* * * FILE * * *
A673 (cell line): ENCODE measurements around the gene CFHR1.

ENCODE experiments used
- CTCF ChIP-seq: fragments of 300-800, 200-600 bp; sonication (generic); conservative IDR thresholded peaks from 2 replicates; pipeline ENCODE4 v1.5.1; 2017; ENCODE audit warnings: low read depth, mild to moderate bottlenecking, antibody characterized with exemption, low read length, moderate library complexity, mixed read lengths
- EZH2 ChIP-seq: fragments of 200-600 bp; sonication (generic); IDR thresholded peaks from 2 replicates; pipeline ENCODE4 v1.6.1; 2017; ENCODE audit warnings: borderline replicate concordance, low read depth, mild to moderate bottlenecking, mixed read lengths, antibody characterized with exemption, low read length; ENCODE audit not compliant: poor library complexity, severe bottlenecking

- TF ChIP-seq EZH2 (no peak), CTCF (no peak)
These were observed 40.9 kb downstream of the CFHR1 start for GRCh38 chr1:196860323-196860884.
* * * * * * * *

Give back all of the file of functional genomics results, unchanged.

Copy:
A673 (cell line): ENCODE measurements around the gene CFHR1.

ENCODE experiments used
- CTCF ChIP-seq: fragments of 300-800, 200-600 bp; sonication (generic); conservative IDR thresholded peaks from 2 replicates; pipeline ENCODE4 v1.5.1; 2017; ENCODE audit warnings: low read depth, mild to moderate bottlenecking, antibody characterized with exemption, low read length, moderate library complexity, mixed read lengths
- EZH2 ChIP-seq: fragments of 200-600 bp; sonication (generic); IDR thresholded peaks from 2 replicates; pipeline ENCODE4 v1.6.1; 2017; ENCODE audit warnings: borderline replicate concordance, low read depth, mild to moderate bottlenecking, mixed read lengths, antibody characterized with exemption, low read length; ENCODE audit not compliant: poor library complexity, severe bottlenecking

- TF ChIP-seq EZH2 (no peak), CTCF (no peak)
These were observed 40.9 kb downstream of the CFHR1 start for GRCh38 chr1:196860323-196860884.